That brand, along with the Dodge line, which he successfully reimagined as the maker of a new American muscle car, took off in the US.

The Jeep brand also thrived under his helm, with international sales giving Fiat Chrysler a footprint in China, the world’s biggest auto market.

Marchionne changed the management structure at Chrysler – a signature tactic he had used throughout his career – and refused to sit in the chairman’s office on the top floor.

“I’m on the floor with all the engineers,” he told 60 Minutes. “I can build a car with all the guys on this floor. That’s all I care about.”

In his 2015 report on the car industry, “Confessions of a Capital Junkie”, Marchionne said consolidation was inevitable. He tried for another merger with General Motors, but the talks never advanced.

“It’s highly unlikely that Chrysler would exist today had he not taken that gamble,” Autotrader.com analyst Michelle Krebs, told AP. “The company was in such bad shape, being stripped of any kind of resources by the previous owners.”

(AFP/Getty

Perhaps Marchionne’s biggest victory was recasting Chrysler in a positive light after its bankruptcy, positioning the company as a gritty, born-from-the-ashes American survivor. A 2011 Super Bowl commercial for Chrysler featured Detroit native and rapper Eminem and the slogan “Imported from Detroit”.

“He captured the attention of the auto market in ways others would be timid about,” Keller said of Marchionne. “He made it cool.”

In June, at what would be his last public appearance as company chairman, Marchionne was in Rome for the presentation of a Jeep to Italy’s Carabinieri.

Marchionne, whose father was a member of the Carabinieri, extolled the values of “seriousness, honesty, sense of duty, discipline and spirit of service”.

Sergio Marchionne was born in Chieti, Italy, on 17 June 1952.

When he was in his early teens, his father moved the family to Toronto to be near relatives and offer his two children more opportunities. Marchionne’s sister, Luciana, died of cancer in 1980.

Assimilation in Canada was not easy at first.

“Trying to get friendly with girls with whom you cannot communicate was a problem,” he told the Globe and Mail.

He received a bachelor’s degree in philosophy in 1978 from the University of Toronto, where he also obtained a bachelor’s degree in commerce the next year. He completed a law degree from Toronto’s York University in 1983 and a master’s degree in business from the University of Windsor in 1985.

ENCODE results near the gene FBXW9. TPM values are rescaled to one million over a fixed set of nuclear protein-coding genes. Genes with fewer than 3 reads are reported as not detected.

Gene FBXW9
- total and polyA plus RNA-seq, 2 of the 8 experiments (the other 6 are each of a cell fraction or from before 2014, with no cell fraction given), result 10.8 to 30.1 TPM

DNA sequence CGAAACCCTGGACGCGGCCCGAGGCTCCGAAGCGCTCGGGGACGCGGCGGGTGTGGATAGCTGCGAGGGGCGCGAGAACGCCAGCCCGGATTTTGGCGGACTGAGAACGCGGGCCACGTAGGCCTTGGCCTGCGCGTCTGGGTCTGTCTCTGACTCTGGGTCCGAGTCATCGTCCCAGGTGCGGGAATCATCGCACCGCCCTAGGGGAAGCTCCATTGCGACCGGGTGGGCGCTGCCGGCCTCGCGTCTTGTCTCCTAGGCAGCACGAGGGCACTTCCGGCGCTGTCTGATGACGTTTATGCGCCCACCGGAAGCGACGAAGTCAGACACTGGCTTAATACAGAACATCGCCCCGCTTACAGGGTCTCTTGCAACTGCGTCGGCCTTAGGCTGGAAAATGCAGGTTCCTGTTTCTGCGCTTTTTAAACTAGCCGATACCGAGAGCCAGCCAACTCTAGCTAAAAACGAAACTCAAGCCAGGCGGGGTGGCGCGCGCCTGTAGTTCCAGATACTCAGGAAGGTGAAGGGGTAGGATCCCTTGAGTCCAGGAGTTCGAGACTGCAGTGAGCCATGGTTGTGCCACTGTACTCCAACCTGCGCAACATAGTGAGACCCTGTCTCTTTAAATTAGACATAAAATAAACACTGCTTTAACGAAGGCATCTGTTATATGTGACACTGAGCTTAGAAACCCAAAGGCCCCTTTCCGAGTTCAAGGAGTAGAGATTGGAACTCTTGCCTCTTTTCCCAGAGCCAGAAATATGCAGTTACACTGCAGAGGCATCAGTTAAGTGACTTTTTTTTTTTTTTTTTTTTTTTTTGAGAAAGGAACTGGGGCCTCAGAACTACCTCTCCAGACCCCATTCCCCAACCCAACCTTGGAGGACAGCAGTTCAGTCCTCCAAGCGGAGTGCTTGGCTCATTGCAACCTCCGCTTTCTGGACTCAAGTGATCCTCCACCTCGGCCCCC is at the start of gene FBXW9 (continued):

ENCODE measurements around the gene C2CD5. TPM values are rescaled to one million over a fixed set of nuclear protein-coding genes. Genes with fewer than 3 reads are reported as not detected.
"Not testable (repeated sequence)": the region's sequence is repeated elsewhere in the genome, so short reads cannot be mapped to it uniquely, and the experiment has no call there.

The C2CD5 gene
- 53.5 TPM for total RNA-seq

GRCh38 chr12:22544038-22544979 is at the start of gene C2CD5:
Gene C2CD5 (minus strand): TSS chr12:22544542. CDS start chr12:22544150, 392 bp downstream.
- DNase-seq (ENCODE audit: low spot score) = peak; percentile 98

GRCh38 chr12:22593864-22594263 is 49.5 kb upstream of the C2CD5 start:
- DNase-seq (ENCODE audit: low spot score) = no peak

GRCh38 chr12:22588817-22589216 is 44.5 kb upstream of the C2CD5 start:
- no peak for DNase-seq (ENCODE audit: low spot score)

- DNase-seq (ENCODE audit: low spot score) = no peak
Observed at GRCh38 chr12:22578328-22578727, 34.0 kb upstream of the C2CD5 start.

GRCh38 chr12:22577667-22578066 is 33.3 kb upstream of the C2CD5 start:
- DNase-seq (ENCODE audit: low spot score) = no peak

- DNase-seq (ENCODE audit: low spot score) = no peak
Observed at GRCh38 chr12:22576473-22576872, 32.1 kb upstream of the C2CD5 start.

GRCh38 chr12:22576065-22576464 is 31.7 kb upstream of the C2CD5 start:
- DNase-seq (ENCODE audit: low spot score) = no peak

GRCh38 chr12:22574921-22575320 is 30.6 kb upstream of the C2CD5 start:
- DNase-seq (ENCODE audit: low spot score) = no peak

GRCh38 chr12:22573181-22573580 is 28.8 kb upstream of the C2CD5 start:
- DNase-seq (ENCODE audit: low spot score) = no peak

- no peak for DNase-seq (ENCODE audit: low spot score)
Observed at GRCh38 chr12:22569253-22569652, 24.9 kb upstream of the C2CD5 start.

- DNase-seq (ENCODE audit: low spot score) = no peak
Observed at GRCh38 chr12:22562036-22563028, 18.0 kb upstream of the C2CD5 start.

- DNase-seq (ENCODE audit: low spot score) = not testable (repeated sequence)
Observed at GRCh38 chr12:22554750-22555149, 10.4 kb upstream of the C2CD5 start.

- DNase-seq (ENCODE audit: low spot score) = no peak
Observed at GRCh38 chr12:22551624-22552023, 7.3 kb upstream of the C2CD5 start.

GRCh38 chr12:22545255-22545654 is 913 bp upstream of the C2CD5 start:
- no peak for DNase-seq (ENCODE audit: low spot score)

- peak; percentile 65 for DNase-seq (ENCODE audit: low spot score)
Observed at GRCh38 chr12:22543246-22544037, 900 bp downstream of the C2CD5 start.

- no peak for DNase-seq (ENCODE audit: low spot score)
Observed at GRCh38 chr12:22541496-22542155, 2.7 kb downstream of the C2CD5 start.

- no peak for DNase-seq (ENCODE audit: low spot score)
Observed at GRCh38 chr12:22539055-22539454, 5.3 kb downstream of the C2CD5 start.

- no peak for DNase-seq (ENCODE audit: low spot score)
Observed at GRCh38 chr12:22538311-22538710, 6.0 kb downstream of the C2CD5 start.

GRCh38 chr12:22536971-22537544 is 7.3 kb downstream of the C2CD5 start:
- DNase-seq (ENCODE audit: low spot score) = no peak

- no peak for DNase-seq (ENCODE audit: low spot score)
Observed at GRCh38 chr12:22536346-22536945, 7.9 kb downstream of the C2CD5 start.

Marchionne had two children with his first wife, Orlandina, from whom he was separated. Other survivors include his companion, Manuela Battezzato.

After working as an accountant and tax officer at Deloitte & Touche in Toronto, Marchionne served in executive roles for the Toronto packaging company Lawson Mardon Group and other firms from 1985 to 2000. In 2002, he was named chief executive of a Swiss testing and certification company, and a year later he joined the board of Fiat’s holding company. He later became the holding company’s chief executive and, in 2006, was made chief executive of Fiat’s auto division.

He immediately began a turnaround of the troubled carmaker, cutting costs and whipping it into shape financially. By 2009, he was in Washington, negotiating one of the biggest auto deals of his era. Within two years, Chrysler made its first profit ($183m) since 2005, and paid back its $6bn federal bailout six years before it was due.

“I remember when I came here in 2009,” he said. “There’s nothing worse for a leader than to see fear in people’s faces. It’s been a long, rocky road, but the fear is gone.”

Sergio Marchionne, businessman, born 17 June 1952, died 25 July 2018

Additional reporting by Brian Murphy

© Washington Post